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How to choose between UObject and AActor

Hi. I have some question on how to organize my classes. In particular, I don’t really know when to prefer AActor over UObject.

From what I understood, AActor is designed to be used for object that have to be spawned in the level while UObject is just a generic object. However, I’ve seen people use AActor also for non-physical objects (such as “spells”). So I’m a bit confused on how to chose between the two.

To be more concrete, this is my actual case. I have a Map object that store some metadata plus a grid collection of Tiles. Now, Tiles are actors because I have to spawn them in the level, interact with them and so on. But I’m not sure if the Map should be an actor too or an uobject that is used to spawn the tiles.

Anyway, I’d really really enjoy more information, opinions or experiences on how do you choose between uobject and aactor in your projects. :slight_smile:

Thanks

You might want to take a look here: https://docs.unrealengine.com/latest/INT/Programming/UnrealArchitecture/index.html

Spells e.g. take place in the world and can be seen as “individuals” (they could theoretically be placed in the editor, even though for spells that doesn’t really make sense). Your case is somewhat special … I guess? Does the Map itself need to be specialized? (You could store that in the GameInstance / GameState Class f.e. (you’d need to know where to put it exactly though, not sure about those two))
If it doesn’t need to be placed in the World I would tend not to use an AActor class, but an UObject? I’m not too experienced though with the details of the Unreal Architecture :S

Good luck! :slight_smile:

Hello,

the way I understand it (correct me if I’m wrong) is that Actors are Objects that live in a level, i.e. level kind of owns them. While (U)Object is just a generic base class for objects in the engine. If there is no explicit owner, they will get garbage collected. Also Actors can have components which give them more functionality (position in space, physics, whatever) and interact nicely with blueprints and other Actors. So in your case I guess you could either have your Map as an Actor who manages tiles, or as an Object that is a property of your GameMode class. Another option is to use normal C++ class and manage it’s lifetime manually.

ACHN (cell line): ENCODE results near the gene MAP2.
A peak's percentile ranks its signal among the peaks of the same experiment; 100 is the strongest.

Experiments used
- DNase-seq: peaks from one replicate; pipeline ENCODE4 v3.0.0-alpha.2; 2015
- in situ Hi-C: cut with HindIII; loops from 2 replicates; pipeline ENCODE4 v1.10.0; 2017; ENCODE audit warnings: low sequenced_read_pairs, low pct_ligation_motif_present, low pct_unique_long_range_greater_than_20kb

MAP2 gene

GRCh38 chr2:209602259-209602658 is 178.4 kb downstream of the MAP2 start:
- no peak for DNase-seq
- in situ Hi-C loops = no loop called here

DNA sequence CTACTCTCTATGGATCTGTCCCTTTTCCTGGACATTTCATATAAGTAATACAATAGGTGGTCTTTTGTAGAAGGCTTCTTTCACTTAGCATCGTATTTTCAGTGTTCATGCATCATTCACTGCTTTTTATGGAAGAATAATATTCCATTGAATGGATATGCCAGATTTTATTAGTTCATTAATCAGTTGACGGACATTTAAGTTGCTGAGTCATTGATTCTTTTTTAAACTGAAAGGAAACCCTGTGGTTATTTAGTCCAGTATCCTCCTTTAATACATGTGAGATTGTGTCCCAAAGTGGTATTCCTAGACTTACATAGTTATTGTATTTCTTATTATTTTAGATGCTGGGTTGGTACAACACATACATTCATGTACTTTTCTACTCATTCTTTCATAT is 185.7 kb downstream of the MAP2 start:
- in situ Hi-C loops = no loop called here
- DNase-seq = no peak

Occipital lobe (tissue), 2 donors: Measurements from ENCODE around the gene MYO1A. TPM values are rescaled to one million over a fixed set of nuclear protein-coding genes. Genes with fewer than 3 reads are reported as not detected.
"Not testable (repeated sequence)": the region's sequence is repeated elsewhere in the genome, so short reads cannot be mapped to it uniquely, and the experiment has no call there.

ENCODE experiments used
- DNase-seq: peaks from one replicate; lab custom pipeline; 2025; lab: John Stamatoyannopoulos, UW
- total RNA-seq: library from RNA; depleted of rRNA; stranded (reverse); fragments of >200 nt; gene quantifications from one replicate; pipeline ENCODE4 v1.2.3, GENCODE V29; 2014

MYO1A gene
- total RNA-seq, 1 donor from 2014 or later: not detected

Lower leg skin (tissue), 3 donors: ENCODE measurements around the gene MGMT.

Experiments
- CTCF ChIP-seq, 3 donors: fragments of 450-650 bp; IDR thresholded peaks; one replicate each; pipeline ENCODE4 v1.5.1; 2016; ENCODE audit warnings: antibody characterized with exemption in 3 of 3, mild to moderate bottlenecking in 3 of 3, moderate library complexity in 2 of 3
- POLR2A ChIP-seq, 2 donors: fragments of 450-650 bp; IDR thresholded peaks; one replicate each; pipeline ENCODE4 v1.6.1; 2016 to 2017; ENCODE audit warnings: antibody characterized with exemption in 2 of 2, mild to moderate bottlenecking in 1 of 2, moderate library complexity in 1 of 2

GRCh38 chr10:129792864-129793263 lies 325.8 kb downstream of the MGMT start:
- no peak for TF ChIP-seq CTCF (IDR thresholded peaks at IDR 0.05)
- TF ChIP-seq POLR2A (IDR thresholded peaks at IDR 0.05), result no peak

You might also try putting your Map code into your GameMode class, many ways to accomplish things :slight_smile:

I lack experience too. :slight_smile:
Just to provide more information, the Map flow should be: I read a file, I create a Map based on that file, I draw the map into the level.

Yes. There are so many ways to do the same things that my “developer anxiety” get crazy. :smiley: I also thought to make Map an Actor and then make a component to handle the tiles (something like theInstancedMeshComponent).

However, thank you for your feedback. In the next days I’ll try some solutions. :slight_smile:

If some one else want to share other opinions, I’ll be glad to hear them! :slight_smile:

To keep things simple for meta data type objects I’d inherit from AInfo, which is an actor with some defautl functions overridden. Its what epic does for GameState, GameMode etc

Oh. Good to know! :slight_smile: Thanks.

UObject:
Base class without any properties. Which make it very lightweight and can be used as data store if you need your class blueprintable for one reason or another. It can’t be replicated on it’s own nor can be placed in level by default.
UObjects are automatially garbage collected, if they are not hard referenced in object which is not garbage collected.

AActor:
Have lots of properties by default. Not all of them can be useful for you, but it’s not a reason to fuss about it.
Actors are replicated by default and can be placed in levels (everything placed in level is actor of some sort).
Actors are not garbage collected and my be explicitly destroyed.

When to use which one ? If you need your class to be blueprintable, but you don’t need components, replication or placing in level UObject will be good.

For anything else you probabaly want actor.

I usually ask myself a fairly simple question - does my object need a location in the game world? If so, use Actor and if not, use Object. That’s often all it boils down to!